Nearly half of all China's e-commerce sales, totaling $505.7 billion, are made with mobile devices, versus roughly one-quarter in the U.S., according to eMarketer. By 2019, China's mobile sales will account for 71 percent of those sales.
"We don't see mobile buying plateauing for the next five years," said Monica Pearl, eMarketer's director of forecasting. "They'll increase because consumer behavior has changed." Feature-rich, cheap smartphones are also helping fuel the boom, she added.
China is, after all, a mobile first market, explains Brian Buchwald, CEO of consumer intelligence firm Bomoda. So it has been able to leapfrog past other markets, which mainly used PCs for purchases.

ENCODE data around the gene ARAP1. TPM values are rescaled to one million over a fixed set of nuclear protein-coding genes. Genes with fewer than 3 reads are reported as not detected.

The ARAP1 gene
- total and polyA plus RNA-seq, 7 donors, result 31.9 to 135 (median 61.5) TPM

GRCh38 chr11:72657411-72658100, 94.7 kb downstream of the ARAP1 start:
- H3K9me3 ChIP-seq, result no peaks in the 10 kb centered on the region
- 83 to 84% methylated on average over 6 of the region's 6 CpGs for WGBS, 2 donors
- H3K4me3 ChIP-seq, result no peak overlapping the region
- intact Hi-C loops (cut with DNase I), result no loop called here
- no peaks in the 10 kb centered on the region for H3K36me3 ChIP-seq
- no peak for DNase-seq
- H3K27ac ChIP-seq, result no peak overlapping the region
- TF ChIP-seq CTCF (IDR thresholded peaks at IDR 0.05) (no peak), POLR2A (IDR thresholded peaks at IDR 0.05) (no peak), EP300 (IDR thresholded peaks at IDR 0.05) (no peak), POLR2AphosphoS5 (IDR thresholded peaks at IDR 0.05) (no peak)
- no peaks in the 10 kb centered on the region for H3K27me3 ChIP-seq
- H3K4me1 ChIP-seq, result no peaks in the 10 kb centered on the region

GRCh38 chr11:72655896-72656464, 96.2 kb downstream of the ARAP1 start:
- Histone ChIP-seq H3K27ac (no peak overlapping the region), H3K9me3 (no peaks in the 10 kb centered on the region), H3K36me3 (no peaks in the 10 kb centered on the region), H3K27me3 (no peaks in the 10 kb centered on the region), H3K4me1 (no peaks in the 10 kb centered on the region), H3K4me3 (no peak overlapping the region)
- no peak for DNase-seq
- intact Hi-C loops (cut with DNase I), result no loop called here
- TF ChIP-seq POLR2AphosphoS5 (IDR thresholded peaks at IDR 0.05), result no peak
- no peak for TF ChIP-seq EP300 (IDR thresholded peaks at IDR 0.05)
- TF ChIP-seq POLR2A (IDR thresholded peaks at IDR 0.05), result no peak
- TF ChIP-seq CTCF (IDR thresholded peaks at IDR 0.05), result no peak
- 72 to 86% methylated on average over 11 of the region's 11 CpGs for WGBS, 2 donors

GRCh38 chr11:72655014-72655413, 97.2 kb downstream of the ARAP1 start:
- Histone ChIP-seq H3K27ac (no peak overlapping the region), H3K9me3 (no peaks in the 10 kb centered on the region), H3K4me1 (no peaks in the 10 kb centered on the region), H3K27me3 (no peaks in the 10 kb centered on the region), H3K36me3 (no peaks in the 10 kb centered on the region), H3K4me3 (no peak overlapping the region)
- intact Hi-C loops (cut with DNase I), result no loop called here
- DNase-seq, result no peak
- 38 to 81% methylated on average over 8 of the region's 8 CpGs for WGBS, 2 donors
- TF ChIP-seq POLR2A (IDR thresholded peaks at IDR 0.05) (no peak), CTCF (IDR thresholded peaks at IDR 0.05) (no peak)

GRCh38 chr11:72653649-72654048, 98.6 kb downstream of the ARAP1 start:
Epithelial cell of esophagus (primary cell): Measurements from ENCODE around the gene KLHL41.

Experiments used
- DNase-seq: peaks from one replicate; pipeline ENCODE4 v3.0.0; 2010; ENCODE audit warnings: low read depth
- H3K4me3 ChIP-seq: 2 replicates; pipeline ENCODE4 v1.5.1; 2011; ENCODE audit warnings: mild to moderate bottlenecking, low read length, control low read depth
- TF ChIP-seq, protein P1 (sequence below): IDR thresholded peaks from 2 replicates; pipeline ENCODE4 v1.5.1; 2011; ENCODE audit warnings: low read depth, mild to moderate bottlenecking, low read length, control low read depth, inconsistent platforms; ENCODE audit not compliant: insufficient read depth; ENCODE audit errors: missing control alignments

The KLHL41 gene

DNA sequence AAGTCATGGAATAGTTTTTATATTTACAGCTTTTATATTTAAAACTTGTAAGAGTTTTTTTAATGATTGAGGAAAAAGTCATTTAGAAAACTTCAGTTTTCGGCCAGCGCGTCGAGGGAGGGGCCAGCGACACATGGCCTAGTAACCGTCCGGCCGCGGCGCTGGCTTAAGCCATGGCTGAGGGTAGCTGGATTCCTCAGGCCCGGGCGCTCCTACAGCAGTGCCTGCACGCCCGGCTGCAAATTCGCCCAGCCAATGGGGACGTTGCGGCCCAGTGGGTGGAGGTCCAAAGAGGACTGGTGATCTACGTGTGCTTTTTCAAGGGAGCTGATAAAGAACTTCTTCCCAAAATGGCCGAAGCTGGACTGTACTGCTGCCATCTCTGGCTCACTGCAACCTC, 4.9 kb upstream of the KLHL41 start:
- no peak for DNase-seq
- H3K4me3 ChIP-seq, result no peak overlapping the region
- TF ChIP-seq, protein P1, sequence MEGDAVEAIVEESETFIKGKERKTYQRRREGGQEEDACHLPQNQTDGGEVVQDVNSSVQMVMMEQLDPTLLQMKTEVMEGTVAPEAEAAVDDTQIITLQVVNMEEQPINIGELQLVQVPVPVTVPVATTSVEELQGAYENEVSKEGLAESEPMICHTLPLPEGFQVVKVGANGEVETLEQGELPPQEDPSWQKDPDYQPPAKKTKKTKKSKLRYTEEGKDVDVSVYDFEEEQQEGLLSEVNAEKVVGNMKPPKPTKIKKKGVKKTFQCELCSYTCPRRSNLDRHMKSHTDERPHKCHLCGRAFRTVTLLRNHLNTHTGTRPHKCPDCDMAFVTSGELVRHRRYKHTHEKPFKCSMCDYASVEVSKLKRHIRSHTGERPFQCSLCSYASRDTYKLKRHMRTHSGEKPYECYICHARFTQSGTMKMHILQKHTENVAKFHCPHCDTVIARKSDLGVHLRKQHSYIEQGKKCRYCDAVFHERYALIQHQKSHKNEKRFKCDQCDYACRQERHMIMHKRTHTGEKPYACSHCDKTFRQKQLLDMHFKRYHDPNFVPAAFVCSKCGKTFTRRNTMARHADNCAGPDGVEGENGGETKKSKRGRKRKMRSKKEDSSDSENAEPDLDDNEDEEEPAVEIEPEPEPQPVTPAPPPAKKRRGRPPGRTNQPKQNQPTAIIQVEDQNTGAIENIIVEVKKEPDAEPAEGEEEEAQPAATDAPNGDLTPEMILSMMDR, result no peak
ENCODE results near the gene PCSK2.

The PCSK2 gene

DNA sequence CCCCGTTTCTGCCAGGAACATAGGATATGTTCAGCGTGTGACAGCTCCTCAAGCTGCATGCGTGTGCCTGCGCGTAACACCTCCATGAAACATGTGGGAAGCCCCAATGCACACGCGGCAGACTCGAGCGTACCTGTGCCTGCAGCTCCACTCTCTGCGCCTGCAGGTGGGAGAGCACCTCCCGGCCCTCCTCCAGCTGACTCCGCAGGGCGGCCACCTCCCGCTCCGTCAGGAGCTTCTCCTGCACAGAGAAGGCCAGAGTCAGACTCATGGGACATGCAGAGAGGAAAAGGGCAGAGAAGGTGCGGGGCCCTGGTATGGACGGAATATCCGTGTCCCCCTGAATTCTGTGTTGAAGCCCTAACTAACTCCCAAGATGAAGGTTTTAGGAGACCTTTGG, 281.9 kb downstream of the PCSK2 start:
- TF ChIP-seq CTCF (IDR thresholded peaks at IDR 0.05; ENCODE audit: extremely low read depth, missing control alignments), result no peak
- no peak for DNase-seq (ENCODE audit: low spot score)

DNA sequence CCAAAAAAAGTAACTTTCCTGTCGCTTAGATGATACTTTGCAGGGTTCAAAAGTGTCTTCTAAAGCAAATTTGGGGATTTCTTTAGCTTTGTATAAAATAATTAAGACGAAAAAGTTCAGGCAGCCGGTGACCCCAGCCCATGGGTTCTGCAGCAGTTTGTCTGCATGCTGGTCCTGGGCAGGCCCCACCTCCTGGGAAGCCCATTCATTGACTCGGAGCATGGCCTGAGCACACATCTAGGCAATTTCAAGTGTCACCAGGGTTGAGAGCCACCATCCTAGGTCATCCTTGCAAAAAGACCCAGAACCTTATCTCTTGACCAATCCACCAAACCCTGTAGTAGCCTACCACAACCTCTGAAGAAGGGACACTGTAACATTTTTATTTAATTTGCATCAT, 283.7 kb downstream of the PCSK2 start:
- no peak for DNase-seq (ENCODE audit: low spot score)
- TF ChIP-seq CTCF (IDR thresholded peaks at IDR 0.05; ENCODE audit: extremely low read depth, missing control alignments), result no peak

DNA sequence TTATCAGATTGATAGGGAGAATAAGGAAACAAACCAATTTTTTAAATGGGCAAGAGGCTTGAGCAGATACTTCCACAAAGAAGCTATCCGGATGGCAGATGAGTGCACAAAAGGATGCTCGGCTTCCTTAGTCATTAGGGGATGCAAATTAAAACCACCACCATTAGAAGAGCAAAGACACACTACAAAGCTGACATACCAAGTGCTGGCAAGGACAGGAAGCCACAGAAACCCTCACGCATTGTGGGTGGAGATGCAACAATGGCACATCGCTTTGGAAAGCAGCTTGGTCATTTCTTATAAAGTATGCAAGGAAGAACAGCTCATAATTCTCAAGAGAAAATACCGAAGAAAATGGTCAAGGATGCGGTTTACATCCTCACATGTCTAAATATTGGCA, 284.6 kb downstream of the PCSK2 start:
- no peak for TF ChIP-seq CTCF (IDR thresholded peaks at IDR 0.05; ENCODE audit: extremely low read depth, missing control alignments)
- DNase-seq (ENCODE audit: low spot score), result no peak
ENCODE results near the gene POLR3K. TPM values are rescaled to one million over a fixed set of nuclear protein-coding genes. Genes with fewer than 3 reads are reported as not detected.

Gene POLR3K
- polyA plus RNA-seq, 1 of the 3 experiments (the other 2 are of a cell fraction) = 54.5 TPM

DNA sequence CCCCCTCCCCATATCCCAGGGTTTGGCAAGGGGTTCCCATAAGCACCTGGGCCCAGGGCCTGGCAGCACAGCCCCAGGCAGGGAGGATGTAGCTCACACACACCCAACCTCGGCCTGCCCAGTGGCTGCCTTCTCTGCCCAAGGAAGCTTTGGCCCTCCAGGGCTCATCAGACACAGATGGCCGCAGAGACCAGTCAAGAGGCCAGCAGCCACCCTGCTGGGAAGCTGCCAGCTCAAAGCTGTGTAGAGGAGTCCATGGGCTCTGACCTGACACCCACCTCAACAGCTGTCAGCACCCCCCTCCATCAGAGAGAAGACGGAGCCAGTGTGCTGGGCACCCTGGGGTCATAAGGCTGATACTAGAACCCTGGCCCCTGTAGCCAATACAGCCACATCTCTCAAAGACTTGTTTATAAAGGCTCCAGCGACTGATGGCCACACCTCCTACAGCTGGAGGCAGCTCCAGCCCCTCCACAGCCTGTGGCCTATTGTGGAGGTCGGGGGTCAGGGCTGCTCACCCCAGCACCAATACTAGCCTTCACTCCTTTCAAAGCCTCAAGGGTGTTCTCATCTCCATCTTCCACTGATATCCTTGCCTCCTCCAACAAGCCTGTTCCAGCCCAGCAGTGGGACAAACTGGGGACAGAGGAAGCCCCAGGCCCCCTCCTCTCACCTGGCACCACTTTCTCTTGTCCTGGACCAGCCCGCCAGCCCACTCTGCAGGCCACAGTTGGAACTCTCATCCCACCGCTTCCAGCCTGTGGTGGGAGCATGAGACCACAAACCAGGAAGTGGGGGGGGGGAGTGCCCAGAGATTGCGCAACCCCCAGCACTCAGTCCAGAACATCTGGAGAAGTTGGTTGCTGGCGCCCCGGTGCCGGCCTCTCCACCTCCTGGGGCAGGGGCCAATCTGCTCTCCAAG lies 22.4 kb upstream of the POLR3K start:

Sophisticated mobile payment apps are partly fueling the mobile boom. To grease buying, purchases are smooth and nearly seamless, since goods are bought in a few seconds with just one click. And an intense fight for market share between payment titans WeChat Pay and Alibaba's Alipay is fueling even more innovation. Apple Pay has only just recently stepped into the competitive arena.
Meanwhile, the Chinese government has allowed a free-flowing retail and payments marketplace.
"There are no restraints," said Michael Zakkour, vice president of China/Asia Pacific practice at Tompkins International.